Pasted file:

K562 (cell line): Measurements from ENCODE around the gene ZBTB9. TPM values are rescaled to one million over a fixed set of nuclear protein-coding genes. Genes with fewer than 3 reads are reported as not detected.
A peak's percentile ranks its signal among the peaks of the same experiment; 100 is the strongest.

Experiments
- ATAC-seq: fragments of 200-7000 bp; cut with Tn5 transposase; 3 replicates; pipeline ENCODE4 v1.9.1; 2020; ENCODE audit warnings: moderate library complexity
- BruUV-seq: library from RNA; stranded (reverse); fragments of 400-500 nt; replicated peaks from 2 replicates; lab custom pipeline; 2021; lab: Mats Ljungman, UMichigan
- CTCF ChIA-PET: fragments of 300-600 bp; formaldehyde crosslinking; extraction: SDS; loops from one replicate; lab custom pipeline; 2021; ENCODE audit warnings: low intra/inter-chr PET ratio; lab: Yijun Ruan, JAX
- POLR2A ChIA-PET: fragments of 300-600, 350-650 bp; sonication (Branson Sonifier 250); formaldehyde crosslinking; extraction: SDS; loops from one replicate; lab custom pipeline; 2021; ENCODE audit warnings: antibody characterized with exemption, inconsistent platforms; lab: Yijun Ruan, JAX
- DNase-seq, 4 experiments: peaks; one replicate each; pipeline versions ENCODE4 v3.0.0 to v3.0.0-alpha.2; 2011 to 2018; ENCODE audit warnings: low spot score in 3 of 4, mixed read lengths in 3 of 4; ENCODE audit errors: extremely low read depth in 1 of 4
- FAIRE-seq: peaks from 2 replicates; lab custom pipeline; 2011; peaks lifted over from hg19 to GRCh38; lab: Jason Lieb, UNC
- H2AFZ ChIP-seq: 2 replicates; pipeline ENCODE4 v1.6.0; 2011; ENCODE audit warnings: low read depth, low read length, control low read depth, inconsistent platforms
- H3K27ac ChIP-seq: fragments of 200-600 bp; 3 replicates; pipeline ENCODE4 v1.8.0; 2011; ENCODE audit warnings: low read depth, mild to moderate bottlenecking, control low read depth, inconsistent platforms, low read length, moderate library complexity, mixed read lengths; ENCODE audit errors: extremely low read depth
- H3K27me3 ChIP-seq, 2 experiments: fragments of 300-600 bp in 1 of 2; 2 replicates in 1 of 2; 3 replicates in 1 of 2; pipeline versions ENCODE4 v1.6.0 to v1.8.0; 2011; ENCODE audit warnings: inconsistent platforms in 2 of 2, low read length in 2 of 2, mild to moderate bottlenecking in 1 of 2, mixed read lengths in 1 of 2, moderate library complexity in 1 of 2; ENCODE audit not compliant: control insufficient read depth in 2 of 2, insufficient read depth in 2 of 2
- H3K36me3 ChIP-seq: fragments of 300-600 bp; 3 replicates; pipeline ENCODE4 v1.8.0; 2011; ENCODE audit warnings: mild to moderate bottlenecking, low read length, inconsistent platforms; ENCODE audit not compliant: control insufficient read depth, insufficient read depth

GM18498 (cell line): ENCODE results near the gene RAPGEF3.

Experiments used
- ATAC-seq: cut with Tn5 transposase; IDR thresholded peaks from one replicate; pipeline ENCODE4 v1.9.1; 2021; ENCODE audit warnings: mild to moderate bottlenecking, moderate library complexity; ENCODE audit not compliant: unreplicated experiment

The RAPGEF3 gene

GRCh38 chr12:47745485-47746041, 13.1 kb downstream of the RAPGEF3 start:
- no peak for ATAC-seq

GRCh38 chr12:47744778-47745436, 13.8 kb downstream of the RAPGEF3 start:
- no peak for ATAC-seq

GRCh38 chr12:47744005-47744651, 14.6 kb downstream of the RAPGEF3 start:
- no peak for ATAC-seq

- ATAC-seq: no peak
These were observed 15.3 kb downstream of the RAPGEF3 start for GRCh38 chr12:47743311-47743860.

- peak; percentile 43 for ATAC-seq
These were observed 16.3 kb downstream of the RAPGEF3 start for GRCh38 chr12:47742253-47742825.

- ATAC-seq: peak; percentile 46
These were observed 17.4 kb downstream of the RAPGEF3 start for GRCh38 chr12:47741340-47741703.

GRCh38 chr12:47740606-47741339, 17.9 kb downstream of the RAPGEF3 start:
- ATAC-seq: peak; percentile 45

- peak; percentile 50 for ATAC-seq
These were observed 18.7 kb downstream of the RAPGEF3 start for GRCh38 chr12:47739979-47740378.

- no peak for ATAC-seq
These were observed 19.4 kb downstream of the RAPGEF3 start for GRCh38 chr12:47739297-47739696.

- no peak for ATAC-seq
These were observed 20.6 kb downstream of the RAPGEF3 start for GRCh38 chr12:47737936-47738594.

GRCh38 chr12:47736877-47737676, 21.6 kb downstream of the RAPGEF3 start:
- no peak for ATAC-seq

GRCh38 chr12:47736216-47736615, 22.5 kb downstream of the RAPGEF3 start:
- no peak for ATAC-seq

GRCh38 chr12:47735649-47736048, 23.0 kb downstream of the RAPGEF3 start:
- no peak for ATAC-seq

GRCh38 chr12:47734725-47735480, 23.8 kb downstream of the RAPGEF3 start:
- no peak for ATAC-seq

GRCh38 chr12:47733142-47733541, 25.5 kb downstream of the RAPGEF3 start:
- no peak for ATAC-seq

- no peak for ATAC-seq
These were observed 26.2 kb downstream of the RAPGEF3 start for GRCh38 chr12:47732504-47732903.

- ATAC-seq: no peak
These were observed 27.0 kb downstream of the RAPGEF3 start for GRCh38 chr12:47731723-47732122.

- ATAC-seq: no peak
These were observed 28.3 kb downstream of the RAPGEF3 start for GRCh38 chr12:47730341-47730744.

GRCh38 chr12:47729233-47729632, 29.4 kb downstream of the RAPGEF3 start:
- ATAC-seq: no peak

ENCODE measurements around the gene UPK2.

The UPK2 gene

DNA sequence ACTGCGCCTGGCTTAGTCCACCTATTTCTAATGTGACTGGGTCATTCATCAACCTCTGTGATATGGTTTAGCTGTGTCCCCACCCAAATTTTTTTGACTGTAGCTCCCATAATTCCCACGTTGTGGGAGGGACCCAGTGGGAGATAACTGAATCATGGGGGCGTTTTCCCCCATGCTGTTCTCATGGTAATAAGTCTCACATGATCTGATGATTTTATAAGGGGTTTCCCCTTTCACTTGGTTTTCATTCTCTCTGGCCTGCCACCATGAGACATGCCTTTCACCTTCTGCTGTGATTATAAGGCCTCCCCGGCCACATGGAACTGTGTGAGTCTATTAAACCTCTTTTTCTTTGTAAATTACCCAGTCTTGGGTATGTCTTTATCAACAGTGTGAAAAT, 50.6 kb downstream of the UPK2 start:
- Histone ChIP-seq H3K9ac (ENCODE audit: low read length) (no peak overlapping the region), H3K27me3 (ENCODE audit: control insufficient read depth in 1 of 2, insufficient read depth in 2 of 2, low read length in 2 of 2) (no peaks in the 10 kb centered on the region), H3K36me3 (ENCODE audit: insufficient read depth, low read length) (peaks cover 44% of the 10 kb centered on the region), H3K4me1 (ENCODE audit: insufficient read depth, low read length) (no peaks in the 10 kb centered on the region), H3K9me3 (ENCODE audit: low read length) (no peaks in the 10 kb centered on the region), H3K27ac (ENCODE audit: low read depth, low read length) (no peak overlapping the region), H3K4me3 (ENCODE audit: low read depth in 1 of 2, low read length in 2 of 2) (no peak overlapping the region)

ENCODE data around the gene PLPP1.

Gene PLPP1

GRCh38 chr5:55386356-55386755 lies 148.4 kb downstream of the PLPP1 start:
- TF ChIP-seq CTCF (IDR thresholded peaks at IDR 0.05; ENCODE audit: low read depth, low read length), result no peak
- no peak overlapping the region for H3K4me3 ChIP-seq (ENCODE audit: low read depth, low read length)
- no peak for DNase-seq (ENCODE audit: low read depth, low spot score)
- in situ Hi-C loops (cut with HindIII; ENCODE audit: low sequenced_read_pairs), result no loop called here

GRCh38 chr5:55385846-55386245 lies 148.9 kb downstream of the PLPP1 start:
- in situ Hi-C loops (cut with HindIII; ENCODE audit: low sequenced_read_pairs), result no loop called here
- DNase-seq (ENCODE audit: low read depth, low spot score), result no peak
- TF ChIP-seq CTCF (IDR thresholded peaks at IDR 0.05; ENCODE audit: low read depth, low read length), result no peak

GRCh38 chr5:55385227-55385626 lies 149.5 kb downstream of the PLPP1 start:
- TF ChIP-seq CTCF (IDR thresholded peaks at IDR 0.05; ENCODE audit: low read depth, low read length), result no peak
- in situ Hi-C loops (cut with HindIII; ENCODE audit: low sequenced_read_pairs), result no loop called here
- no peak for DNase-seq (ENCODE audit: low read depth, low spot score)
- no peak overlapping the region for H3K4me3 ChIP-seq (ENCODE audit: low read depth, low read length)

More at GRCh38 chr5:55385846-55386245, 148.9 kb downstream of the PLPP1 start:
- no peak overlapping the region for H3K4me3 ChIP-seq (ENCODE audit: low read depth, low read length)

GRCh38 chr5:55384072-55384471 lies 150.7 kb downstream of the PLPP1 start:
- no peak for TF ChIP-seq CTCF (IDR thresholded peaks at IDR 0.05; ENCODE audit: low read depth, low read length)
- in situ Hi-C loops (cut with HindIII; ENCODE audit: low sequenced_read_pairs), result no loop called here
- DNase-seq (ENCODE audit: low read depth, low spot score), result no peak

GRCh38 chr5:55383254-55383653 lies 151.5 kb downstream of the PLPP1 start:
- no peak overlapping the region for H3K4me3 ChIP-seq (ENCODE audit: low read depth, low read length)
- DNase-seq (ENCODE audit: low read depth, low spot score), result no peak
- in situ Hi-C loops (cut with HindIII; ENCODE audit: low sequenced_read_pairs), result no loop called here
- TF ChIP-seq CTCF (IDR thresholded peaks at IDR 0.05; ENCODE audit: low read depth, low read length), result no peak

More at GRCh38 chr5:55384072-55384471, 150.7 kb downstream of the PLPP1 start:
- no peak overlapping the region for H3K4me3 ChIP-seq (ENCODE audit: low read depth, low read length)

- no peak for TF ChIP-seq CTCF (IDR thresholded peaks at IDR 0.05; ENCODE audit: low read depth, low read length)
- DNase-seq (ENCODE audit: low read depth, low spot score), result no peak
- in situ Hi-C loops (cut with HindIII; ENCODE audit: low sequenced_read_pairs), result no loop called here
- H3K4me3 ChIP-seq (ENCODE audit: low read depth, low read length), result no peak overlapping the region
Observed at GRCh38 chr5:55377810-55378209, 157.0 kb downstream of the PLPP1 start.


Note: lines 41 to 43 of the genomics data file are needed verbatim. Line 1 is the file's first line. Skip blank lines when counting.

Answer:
- no peak for ATAC-seq

GRCh38 chr12:47735649-47736048, 23.0 kb downstream of the RAPGEF3 start:
- no peak for ATAC-seq